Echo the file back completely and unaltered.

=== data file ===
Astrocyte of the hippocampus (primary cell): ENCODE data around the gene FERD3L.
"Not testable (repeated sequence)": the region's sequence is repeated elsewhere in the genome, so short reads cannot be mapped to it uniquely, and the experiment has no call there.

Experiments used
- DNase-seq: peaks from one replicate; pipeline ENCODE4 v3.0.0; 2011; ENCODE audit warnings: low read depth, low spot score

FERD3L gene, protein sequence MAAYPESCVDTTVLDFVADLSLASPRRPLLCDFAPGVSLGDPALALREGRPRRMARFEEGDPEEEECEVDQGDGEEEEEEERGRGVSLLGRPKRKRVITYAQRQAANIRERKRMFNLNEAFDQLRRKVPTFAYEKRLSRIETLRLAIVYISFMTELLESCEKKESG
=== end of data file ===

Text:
Astrocyte of the hippocampus (primary cell): ENCODE data around the gene FERD3L.
"Not testable (repeated sequence)": the region's sequence is repeated elsewhere in the genome, so short reads cannot be mapped to it uniquely, and the experiment has no call there.

Experiments used
- DNase-seq: peaks from one replicate; pipeline ENCODE4 v3.0.0; 2011; ENCODE audit warnings: low read depth, low spot score

FERD3L gene, protein sequence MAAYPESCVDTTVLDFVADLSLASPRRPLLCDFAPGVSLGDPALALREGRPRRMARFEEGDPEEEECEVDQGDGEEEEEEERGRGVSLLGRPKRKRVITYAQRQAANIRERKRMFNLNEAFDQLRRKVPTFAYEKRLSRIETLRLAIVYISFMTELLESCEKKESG